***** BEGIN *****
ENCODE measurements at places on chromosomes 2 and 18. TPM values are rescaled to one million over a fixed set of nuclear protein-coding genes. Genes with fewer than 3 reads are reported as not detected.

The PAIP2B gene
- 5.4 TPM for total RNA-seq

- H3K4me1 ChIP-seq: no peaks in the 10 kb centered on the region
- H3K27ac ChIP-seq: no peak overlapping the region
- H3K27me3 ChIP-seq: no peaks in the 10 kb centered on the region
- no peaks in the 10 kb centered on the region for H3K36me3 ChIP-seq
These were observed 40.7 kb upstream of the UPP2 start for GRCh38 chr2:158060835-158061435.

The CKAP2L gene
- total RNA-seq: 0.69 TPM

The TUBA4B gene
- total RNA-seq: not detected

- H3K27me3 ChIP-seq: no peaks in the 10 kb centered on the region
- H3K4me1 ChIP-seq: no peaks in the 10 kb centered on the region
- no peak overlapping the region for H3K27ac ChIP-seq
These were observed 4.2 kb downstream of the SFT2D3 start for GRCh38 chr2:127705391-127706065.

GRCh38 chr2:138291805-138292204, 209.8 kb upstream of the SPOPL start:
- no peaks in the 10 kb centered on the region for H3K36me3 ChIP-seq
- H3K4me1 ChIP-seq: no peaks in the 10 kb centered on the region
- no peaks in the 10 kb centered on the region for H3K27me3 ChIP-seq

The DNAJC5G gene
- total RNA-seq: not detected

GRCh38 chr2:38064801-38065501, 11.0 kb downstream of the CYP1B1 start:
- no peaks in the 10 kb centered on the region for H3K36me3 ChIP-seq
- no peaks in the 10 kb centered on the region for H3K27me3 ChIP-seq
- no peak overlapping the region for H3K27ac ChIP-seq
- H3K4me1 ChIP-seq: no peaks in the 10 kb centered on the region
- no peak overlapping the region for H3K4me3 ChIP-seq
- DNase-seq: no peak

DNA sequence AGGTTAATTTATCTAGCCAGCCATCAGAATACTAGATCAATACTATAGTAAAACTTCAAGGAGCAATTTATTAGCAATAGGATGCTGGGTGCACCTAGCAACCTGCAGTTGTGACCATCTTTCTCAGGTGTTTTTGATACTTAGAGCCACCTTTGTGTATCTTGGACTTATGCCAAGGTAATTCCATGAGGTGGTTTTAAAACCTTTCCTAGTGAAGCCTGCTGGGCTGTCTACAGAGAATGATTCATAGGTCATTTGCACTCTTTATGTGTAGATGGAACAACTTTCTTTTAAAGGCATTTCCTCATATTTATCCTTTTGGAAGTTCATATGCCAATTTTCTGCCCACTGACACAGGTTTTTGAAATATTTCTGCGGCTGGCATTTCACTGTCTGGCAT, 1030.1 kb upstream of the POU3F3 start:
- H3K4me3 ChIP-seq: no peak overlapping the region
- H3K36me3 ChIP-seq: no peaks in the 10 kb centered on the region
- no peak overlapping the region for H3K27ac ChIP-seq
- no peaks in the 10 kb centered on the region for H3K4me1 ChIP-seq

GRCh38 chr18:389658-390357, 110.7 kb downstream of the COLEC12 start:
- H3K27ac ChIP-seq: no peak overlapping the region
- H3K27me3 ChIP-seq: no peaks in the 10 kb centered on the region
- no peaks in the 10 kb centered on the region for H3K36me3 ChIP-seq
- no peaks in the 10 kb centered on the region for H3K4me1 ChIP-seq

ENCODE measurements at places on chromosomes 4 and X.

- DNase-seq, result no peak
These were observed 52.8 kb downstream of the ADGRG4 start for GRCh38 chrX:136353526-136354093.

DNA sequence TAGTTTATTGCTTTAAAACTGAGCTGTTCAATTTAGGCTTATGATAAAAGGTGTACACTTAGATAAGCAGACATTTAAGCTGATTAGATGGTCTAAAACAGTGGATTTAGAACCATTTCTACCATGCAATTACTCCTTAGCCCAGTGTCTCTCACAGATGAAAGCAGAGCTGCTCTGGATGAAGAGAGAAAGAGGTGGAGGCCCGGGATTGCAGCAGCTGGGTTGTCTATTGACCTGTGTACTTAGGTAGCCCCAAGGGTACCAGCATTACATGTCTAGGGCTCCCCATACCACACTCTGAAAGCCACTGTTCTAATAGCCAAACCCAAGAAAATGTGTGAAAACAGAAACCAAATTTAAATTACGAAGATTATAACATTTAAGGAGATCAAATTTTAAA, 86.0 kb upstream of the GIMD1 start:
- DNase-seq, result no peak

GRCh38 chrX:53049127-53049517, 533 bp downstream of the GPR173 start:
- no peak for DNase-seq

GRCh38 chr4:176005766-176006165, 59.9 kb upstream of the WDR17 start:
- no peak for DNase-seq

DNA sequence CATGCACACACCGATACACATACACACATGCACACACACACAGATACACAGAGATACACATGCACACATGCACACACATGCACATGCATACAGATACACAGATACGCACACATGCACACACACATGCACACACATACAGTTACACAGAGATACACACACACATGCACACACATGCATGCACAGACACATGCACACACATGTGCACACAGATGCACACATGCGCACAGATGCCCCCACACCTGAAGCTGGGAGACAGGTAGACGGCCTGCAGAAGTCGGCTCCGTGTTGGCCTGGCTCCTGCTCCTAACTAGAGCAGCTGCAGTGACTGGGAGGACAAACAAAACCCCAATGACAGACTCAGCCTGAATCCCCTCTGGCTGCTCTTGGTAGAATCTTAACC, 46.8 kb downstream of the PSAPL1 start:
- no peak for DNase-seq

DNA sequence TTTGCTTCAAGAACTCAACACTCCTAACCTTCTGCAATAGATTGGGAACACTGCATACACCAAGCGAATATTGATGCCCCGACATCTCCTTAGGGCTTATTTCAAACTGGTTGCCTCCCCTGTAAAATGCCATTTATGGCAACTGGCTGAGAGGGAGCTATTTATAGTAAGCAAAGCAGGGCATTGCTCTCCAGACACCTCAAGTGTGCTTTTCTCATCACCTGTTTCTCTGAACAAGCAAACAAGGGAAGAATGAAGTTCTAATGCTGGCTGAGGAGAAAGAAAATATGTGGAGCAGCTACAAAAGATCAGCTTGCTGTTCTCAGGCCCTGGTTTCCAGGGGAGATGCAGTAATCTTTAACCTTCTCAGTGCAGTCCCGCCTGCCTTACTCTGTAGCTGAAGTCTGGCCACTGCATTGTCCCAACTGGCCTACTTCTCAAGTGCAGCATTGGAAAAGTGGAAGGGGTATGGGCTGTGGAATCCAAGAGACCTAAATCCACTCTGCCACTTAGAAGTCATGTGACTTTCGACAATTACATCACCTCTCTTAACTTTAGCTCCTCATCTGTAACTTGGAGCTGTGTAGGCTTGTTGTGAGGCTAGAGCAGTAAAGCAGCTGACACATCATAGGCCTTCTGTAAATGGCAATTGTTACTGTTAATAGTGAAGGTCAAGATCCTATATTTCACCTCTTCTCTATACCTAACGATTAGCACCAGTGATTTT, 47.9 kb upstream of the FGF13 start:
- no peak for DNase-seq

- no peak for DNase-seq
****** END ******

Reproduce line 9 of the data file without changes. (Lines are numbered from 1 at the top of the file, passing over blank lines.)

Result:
The CKAP2L gene